3. Contributes to testing and bug tracking of various iterations of the digital tool.
  4. Responds to formal usability testing and makes appropriate changes in implementation.
  5. Oversees the Center's Web pages and ensures they are up to date and functional.
  6. Performs other duties as assigned.
  • Knowledge of Web development, applications, and technology
  • Knowledge of HTML/CSS and Javascript
  • Knowledge of programming and graphic design
  • Project management skills
  • Interpersonal/human relations skills
  • Written and verbal communication skills
  • Ability to provide site management solutions
  • Ability to perform work that is technically oriented, working on various platforms, including Microsoft and Apple
  • Ability to recognize trends in Web development
  • Ability to maintain confidentiality
Education and experience equivalent to:
Bachelor's degree; supplemented with two (2) years related work experience

T-PEN's image

Branding in Digital Humanities is important, since it helps users easily identify a specific tool or methodology--especially if that tool interoperates or can be integrated into larger frameworks.  At T-PEN, we've started thinking about this, and a more serious attempt at branding our tool will be done in the next few months. For now, we offer this basic image



I’m Jim Ginther and I am the Principal Investigator for T-PEN.  I have been working in Digital Humanities for over a decade and T-PEN is my seventh research project in DH.  I am very excited about this project for two reasons.  First, T-PEN is one step closer to a major dream of mine to create an editing suite that assists the editor from the transcription stage; through editing, collating and annotation; to the final digital publication–all  in a digital workspace.   Given how many other teams are working towards this same dream, the T-PEN team is committed to interoperability:  we want to ensure that users can take their transcriptions and import them easily into other tools.  The second reason I am excited about T-PEN is that I am providing one of the regular use cases during development.  I will begin a critical edition of the Super Psalterium of Robert Grosseteste (ca. 1170-1253).  I have been studying the life and works of this English thinker since my doctoral studies.  Grosseteste was one of the few masters we know by name at the University of Oxford in the early thirteenth century  He was also a polymath. He was a leader in natural philosophy (in the areas we now identify as cosmology and mathematical physics), an outstanding theologian, and bishop of Lincoln.  His commentary on the Psalter is the last major work from his days at Oxford.  Editing this text is not without its challenges since its textual history is a complicated story.  During T-PEN’s development I will be transcribing one of the manuscript witnesses of this large text (well over 200K words in length!).  Given the unique character of the text, I will definitely be putting T-PEN through its paces.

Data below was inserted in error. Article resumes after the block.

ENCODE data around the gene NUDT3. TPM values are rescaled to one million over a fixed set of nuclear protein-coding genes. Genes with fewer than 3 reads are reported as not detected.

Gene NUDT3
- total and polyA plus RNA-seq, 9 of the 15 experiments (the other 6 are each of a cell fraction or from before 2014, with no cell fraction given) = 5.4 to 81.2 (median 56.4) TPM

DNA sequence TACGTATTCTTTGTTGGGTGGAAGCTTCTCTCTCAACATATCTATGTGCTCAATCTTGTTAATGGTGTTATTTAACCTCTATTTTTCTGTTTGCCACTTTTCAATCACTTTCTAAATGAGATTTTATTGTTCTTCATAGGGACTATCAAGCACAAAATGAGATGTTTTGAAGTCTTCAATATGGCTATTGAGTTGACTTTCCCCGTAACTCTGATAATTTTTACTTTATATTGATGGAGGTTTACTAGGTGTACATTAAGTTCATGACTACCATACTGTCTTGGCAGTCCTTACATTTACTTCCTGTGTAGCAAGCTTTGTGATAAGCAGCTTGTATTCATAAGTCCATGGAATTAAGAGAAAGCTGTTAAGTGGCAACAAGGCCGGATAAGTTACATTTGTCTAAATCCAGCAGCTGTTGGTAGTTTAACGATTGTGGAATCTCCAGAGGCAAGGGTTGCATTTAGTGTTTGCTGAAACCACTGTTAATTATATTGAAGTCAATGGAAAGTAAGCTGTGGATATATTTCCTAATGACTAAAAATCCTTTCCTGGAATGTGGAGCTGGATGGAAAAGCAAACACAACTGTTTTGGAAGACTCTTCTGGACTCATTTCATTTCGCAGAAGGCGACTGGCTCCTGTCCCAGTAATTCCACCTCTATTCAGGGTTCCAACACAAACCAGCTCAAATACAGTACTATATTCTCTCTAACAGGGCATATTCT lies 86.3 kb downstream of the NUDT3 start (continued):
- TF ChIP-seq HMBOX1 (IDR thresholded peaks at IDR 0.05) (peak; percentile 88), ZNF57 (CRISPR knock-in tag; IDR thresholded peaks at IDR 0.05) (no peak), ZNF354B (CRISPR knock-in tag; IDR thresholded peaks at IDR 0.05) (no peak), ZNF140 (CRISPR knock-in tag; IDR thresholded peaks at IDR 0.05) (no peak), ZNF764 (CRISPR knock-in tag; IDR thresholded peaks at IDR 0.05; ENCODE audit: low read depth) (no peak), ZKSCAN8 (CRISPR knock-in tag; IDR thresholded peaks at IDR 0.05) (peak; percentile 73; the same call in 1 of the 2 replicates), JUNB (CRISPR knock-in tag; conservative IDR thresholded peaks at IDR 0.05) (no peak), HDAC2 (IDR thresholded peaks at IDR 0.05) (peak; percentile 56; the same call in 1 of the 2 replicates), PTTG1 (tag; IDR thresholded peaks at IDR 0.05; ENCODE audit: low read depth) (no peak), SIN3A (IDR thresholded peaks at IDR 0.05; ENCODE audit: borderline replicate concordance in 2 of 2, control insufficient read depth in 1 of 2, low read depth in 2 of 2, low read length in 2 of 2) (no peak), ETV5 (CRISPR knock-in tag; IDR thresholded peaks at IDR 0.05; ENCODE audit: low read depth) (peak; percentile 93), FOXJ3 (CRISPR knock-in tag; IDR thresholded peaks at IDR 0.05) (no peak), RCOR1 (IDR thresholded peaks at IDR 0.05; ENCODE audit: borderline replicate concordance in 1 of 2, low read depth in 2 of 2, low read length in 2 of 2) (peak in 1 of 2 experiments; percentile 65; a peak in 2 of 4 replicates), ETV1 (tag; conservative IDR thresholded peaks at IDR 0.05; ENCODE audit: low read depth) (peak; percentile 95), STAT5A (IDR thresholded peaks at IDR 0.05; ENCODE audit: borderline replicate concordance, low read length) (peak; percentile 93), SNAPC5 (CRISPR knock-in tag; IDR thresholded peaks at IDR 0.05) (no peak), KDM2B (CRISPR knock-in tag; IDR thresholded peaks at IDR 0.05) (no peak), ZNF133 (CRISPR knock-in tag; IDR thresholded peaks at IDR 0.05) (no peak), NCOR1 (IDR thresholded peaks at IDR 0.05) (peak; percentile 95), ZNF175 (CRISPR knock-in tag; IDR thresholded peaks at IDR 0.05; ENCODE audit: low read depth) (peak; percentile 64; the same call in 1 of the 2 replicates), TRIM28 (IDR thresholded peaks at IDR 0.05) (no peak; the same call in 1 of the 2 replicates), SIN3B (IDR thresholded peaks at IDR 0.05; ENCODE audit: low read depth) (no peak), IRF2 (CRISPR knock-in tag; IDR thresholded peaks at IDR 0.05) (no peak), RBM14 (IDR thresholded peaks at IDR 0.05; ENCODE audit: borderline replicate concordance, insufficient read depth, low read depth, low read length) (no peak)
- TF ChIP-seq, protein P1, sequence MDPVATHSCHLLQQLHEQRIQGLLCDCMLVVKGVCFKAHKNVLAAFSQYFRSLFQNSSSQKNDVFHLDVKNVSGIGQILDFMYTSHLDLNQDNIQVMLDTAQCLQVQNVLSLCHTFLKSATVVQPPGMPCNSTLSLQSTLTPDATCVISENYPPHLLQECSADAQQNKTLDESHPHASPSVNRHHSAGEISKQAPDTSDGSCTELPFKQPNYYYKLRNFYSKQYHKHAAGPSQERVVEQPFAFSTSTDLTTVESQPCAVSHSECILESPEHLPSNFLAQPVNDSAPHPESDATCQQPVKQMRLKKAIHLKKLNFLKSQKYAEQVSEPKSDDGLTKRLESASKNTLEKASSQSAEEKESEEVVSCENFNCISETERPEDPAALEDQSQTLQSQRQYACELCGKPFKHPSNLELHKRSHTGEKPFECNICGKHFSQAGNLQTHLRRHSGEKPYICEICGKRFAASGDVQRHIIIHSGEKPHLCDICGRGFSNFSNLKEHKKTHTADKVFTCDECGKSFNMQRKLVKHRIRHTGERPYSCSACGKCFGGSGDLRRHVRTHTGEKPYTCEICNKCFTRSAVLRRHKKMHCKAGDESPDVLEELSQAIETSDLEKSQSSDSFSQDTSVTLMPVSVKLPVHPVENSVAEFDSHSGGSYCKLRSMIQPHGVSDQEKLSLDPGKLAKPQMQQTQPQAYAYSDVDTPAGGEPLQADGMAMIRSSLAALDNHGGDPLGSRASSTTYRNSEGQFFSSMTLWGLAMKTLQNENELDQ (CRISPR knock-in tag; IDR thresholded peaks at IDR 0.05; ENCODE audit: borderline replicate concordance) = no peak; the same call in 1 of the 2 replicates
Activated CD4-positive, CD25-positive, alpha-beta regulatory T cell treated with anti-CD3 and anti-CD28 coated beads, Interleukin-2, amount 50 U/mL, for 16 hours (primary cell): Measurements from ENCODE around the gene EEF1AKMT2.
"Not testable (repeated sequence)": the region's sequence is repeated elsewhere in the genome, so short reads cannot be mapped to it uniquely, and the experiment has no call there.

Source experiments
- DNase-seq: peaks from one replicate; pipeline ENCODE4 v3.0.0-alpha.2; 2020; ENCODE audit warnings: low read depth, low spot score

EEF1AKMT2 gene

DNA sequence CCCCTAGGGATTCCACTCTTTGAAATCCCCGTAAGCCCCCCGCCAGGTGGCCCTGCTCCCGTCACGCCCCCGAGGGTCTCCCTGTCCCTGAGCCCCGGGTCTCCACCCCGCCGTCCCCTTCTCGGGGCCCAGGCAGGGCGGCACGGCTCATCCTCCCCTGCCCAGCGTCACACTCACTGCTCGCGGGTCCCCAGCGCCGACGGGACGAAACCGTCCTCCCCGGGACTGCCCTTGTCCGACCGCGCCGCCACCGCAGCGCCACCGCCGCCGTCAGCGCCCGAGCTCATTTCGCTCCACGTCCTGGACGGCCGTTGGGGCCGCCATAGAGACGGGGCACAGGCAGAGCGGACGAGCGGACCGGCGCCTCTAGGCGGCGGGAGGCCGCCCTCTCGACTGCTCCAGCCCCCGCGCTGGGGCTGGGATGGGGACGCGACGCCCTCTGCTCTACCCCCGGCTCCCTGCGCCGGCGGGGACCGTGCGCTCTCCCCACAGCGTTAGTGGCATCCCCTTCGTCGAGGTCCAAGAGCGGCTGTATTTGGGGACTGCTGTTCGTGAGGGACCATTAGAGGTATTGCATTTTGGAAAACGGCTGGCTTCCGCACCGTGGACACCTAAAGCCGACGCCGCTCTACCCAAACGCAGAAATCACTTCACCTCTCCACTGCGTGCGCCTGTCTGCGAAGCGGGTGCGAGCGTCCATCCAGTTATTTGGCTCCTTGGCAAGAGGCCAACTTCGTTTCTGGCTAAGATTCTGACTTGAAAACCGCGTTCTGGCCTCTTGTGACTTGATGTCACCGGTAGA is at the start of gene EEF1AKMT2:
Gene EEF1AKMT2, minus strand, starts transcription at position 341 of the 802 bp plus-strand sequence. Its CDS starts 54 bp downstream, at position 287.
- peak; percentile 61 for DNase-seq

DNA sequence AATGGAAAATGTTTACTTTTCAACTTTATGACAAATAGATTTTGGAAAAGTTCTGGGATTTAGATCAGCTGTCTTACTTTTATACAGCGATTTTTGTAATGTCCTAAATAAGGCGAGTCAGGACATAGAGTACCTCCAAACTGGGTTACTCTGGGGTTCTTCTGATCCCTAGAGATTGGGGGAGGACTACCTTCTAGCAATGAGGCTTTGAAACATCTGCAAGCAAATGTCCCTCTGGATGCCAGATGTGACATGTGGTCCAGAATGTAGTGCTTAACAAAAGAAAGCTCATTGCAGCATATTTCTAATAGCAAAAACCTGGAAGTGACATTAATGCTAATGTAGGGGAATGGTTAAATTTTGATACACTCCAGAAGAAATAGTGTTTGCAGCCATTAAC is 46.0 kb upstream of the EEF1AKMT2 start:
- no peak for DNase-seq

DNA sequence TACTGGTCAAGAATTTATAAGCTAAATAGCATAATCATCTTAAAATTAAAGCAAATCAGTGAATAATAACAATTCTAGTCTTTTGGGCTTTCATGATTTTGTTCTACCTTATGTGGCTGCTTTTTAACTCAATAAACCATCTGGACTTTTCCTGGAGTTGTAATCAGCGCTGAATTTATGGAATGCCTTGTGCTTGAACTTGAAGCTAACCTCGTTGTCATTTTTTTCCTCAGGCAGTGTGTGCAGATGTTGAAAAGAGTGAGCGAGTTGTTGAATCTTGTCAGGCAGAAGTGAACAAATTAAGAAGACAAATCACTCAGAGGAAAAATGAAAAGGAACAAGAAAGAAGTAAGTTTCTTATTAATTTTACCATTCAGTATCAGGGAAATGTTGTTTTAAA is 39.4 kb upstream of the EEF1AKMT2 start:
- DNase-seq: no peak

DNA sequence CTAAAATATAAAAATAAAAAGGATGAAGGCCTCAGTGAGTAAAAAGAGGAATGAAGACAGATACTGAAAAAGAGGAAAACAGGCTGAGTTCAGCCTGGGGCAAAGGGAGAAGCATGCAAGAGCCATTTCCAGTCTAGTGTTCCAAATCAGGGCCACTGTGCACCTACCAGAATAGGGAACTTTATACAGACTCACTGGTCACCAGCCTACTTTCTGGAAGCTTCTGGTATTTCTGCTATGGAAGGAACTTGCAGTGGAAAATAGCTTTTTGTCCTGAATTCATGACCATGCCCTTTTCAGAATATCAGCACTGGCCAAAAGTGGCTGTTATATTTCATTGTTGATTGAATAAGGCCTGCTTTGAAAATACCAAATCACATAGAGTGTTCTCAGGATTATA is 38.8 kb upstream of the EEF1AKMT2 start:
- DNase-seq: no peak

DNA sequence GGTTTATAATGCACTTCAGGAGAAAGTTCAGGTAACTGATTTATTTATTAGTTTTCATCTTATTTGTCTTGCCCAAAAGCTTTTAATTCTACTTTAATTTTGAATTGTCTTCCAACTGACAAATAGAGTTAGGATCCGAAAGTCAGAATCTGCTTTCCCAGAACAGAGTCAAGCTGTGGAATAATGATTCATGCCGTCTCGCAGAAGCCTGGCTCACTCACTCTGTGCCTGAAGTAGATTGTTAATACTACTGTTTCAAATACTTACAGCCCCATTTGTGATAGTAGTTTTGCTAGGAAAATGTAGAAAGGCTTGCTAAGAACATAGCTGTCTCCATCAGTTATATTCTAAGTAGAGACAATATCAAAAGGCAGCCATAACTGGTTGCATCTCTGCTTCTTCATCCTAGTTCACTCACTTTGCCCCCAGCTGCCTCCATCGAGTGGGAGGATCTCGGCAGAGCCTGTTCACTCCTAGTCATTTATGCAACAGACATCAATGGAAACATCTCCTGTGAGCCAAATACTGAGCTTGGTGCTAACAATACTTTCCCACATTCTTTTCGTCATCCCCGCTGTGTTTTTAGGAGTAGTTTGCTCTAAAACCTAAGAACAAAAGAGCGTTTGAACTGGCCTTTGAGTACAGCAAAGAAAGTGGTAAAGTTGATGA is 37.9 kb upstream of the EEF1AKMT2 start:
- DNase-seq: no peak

Monday, November 8, 2010

YouTube video of T-PEN's Basic Features

One of Tomas O'Sullivan's responsibilities as T-PEN's Research Fellow is to document the tool's development and feature set.  Here is his first video on YouTube which describes T-PEN's basic features.  The voice belongs to Tomas himself.

Tuesday, November 2, 2010


Hello! My name is Tomás O’Sullivan, and I am a research fellow on the T-PEN project.
I hail from Bantry, Co. Cork, Ireland, and hold degrees in Medieval History and in Theology from University College Cork and Mary Immaculate College, University of Limerick. I am currently based in the Department of Theological Studies and the Center for Digital Theology at Saint Louis University, where I cut my digital teeth over the last few years working on the Electronic Norman Anonymous Project with Jim Ginther and Jon Deering.
My research interests focus on the ecclesiastical culture of early medieval Ireland within its Insular and European contexts, with particular concentration on homilies, eschatology (conceptions of the end of the world and the afterlife) and hagiography (writings about the saints). My PhD dissertation examines a distinct collection of Insular homilies which survives in four manuscripts copied on the Continent in the ninth century; these manuscripts will form the basis for my test-case to run T-PEN through its paces as development proceeds. I’ll also function as the technical writer for the project, creating a user manual to accompany the final product.
Transcribing and editing the anonymous Latin homilies of the early Middle Ages is a daunting task, as these sermons were often composed from a variety of textual extracts and images which could be combined and recombined in a kaleidoscope of patterns; I’ve taken to using the phrase “microtexts in motion” to describe this situation where, very often, there is no such thing as a “stable” text. I’m excited about the possibility of using T-PEN’s automated encoding and personalized mark-up features to rein in these mobile microtexts. I’m confident that if T-PEN can help me tame these anonymous homilies, it should be able to handle anything!